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Murders of 2 girls and 2 young women in Canada in the 1970s linked to American serial rapist

Tracing family trees to catch killers
Inside the genetic genealogy being used to solve crimes 13:49

Canadian police announced Friday they have linked the deaths of two 14-year-old girls and two young women nearly 50 years ago to a now deceased U.S. fugitive who hid in Canada from the mid 1970s to the late 1990s.

Alberta Royal Canadian Mounted Police Supt. Dave Hall said Friday that Gary Allen Srery might also be linked to other unsolved murders and sexual assaults in Western Canada and authorities are asking the public for more information that may link him to other unsolved cases.

"We are now announcing that we have linked four previously unsolved homicides from the 1970s to a now deceased serial, sexual offender," Hall said at a press conference in Edmonton, Alberta.

Police released a video on social media about the four women while appealing for tips from the public.

Srery died in 2011 in a state prison in Idaho while serving a life sentence for rape.

Hall said Srery was identified through the use of DNA and criminal databases that helped trace his family tree.

Canadian police announced Friday they have linked the cold case deaths of four young women -- Barbara MacLean, Melissa Rehorek, Patricia McQueen and Eva Dvorak -- to a now deceased U.S. fugitive. Alberta Royal Canadian Mounted Police

Hall said in 1976, Eva Dvorak and Patricia McQueen were both 14-year-olds living in Calgary, Alberta, attending junior high. He said they were last seen walking together in downtown Calgary and said the following day their bodies were found lying on the road under a highway underpass west of the city.

He said 20-year-old Melissa Rehorek moved to Calgary from Ontario for new opportunities in the spring of 1976. He said at the time of her death, she was a housekeeper living at the downtown YMCA in downtown Calgary and was last seen by a roommate before she went hitchhiking. Hall said the following day her body was located in a ditch in a township west of Calgary.

Hall said in 1977, Barbara MacLean was a 19-year-old Calgary resident from Nova Scotia who moved west only six months prior. Hall said MacLean worked at a local bank and was last seen leaving a hotel bar. He said her body was found six hours later just outside Calgary.

Hall said authorities at the time didn't come up with a cause of death for the two 14-year-olds but said Rehorek and MacLean's deaths were attributed to strangulation.

Hall said although semen from all four crime scenes was collected at the time, but the technology did not exist at the time to develop profile DNA.

"Were Srery alive today he would be 81 years old," Hall said.

In a statement obtained by the Calgary Herald, McQueen's family said in part: "This evil monster has caused so much pain and suffering for countless families. He took a piece of every one of us when he took our loved ones. We thank god that he is no longer alive and can never harm anyone else again."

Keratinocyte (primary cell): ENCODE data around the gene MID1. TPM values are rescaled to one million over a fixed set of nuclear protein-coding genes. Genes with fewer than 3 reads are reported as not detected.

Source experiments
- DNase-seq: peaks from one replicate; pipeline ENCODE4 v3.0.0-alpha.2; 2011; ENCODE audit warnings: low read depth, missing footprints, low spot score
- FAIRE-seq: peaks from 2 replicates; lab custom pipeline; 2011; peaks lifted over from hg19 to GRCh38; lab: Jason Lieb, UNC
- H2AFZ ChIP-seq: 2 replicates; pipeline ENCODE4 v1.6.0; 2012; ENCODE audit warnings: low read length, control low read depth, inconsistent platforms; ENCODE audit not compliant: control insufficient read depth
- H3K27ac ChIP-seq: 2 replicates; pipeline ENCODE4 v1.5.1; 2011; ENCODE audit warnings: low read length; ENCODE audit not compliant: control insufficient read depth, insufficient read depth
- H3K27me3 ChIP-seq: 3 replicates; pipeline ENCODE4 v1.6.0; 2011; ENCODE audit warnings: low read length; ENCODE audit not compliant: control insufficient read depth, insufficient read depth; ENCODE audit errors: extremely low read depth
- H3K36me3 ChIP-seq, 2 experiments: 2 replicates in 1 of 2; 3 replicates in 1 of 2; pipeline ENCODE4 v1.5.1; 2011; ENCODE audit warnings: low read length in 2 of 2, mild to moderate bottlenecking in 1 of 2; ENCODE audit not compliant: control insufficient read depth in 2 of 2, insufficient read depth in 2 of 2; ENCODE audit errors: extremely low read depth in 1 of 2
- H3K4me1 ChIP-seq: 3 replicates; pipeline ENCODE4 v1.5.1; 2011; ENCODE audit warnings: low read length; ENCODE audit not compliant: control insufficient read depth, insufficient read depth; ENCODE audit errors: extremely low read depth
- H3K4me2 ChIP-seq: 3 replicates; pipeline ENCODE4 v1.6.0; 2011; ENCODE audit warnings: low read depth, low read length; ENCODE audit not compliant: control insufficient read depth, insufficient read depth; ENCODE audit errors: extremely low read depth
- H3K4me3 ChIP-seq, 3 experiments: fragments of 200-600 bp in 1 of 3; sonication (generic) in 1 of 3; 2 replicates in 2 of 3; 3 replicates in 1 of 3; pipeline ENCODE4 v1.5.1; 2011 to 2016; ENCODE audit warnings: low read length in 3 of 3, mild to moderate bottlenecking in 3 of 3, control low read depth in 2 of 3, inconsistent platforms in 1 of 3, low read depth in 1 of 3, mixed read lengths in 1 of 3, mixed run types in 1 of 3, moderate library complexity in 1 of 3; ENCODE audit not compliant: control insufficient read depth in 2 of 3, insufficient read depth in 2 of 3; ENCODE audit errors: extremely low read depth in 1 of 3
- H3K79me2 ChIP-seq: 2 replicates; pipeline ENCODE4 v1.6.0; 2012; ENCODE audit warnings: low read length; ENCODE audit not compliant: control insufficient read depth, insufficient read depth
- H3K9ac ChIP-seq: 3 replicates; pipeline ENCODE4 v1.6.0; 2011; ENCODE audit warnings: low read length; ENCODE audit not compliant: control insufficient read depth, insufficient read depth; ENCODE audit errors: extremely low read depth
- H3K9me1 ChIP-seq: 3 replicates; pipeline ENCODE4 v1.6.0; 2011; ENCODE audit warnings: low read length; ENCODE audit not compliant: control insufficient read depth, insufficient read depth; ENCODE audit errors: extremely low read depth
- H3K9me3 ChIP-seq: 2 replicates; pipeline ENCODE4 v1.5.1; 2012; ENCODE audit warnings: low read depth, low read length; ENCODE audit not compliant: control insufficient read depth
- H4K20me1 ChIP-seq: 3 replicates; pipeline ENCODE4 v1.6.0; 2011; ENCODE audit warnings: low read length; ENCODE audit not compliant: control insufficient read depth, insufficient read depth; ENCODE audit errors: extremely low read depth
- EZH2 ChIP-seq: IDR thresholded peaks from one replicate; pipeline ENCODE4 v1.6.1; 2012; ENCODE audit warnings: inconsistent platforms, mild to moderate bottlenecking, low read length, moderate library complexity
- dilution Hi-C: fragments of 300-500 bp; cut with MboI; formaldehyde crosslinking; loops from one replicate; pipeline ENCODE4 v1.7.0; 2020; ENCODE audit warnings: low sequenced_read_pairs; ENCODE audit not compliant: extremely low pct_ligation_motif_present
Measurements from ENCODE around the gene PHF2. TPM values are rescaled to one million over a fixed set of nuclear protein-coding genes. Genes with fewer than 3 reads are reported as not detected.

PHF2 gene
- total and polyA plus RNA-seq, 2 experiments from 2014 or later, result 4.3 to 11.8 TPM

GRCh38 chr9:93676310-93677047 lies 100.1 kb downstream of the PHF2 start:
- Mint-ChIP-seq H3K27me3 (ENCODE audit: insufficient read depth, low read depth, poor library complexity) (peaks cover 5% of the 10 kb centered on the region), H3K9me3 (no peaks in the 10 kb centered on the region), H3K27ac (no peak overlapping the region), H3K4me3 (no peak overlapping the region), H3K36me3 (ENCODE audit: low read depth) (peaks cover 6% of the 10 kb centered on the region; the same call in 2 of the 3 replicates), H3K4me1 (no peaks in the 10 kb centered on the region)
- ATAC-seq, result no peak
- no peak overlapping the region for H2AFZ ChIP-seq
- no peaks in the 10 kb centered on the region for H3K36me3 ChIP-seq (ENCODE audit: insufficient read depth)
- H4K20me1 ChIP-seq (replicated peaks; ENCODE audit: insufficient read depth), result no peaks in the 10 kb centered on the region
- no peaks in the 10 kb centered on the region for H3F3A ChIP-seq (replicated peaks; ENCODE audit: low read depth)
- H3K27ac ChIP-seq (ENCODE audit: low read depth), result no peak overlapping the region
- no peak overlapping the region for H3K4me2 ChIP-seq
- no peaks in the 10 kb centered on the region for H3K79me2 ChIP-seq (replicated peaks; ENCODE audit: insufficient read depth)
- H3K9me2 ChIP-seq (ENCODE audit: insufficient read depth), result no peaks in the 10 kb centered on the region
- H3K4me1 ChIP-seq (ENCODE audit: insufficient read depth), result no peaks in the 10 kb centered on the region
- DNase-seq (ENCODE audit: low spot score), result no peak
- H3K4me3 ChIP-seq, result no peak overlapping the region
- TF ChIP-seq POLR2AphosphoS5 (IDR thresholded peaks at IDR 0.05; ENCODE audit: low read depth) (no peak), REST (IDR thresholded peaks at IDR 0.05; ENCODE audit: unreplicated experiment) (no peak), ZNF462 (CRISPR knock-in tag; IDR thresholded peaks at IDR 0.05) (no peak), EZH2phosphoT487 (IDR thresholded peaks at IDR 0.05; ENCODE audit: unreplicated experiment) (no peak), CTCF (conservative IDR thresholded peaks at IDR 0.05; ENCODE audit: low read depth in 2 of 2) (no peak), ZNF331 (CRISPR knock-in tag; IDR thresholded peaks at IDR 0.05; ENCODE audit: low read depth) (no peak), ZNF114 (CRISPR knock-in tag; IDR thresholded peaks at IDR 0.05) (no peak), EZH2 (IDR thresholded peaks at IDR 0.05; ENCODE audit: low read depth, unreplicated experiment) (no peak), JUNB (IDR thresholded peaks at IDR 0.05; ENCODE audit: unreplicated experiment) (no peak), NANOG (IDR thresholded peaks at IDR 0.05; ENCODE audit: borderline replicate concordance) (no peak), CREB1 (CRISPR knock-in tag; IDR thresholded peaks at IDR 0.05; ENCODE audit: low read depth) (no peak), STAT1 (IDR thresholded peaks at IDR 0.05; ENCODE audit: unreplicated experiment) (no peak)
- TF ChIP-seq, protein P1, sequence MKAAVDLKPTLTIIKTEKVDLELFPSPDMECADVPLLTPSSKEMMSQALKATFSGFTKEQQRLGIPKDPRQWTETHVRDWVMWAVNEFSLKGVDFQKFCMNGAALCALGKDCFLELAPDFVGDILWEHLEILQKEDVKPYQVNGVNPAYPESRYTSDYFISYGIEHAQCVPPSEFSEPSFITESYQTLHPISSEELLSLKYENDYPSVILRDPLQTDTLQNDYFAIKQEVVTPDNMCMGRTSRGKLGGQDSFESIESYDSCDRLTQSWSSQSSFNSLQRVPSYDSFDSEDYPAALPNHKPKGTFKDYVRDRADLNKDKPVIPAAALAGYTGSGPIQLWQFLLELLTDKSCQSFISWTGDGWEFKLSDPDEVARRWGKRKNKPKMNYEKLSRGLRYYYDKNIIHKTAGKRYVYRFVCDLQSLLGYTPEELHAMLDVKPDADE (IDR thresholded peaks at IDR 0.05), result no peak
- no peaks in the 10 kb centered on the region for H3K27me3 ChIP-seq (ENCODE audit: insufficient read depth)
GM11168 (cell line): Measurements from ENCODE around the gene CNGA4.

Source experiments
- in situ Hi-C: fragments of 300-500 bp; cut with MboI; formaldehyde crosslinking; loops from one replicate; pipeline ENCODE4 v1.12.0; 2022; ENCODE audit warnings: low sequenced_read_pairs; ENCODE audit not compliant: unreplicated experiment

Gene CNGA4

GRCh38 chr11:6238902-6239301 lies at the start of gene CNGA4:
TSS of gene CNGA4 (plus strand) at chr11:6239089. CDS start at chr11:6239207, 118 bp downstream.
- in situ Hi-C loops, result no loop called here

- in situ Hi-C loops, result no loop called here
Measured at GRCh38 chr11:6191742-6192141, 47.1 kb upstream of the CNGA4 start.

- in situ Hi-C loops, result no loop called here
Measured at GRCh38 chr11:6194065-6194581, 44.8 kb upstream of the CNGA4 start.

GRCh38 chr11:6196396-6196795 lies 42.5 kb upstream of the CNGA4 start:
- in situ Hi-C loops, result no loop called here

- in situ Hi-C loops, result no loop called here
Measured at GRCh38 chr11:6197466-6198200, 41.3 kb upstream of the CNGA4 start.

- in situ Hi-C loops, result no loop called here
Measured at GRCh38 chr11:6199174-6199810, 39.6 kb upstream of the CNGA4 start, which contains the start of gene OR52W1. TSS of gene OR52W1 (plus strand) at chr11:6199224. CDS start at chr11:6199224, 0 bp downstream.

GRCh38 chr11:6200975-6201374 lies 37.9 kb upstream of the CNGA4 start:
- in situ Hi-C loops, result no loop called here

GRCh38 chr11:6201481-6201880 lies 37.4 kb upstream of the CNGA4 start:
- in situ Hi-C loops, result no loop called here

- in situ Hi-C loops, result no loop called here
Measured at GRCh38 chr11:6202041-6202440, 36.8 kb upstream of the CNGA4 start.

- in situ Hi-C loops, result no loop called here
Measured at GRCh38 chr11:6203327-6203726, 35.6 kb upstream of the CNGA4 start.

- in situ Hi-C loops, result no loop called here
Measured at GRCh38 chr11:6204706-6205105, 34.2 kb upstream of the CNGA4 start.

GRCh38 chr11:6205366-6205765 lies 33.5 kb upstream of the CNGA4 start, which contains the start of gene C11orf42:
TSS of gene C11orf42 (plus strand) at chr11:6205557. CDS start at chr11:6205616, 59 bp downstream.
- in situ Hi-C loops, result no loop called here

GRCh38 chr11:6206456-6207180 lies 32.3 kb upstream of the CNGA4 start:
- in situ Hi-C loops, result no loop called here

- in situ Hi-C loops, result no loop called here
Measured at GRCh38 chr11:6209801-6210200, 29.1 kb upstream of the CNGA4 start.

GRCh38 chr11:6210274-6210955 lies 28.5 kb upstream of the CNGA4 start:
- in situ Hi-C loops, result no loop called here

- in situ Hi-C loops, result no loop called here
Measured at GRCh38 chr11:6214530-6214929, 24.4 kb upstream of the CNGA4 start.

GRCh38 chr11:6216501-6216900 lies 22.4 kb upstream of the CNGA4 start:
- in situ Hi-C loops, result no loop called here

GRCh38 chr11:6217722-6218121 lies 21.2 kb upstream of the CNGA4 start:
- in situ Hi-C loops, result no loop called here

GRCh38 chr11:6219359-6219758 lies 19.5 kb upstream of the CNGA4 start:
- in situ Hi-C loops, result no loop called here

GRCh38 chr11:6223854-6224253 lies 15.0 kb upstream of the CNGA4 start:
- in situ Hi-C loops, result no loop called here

Alberta RCMP Insp. Breanne Brown said Srery had an extensive criminal record including forcible rape, kidnapping and burglary when he fled to Canada from California in 1974. He lived in Canada illegally until his arrest for sexual assault in New Westminster, British Columbia in 1998, she said.

Brown said Srery used nine different aliases in his lifetime and frequently changed his appearance, residence and vehicles. She said he obtained illegal identification and social assistance through aliases and lived a transient lifestyle while occasionally working as a cook in Calgary from 1974 to 1979 and then in the area of Vancouver, British Columbia, from 1979 until his arrest and conviction of sexual assault in New Westminster in 1998.

Brown said Srery was deported to the U.S. in 2003 where he was convicted in Idaho for sexually motivated crimes and sentenced to life in prison.

At his sentencing in 2009, one of Srery's victims gave emotional testimony and demanded that he look at her while she spoke in court, the Spokesman Review reported.

"You have made me have a stroke, because of the stress and the damage that you did to me in that bathroom. Do you understand me? A stroke, that caused irreversible damage to my complete left side," she said in court, according to the newspaper. "You damaged me … and I can't be repaired. There has got to be a lifetime sentence for you, just as I'm having to pay a lifetime sentence for no wrongdoing."

Srery died in prison in 2011.

"We know that Srery's criminality spanned decades over multiple jurisdictions and numerous aliases. The Alberta RCMP believes there are more victims and we are asking the public to assist in further S's timeline in Canada," Brown said.

"It is particularly concerning that Srery appears to have no meaningful contact with law enforcement agencies within Canada since he entered the country illegally in mid-1970s until he was arrested, charged and convicted for the New Westminster assault in 1998."

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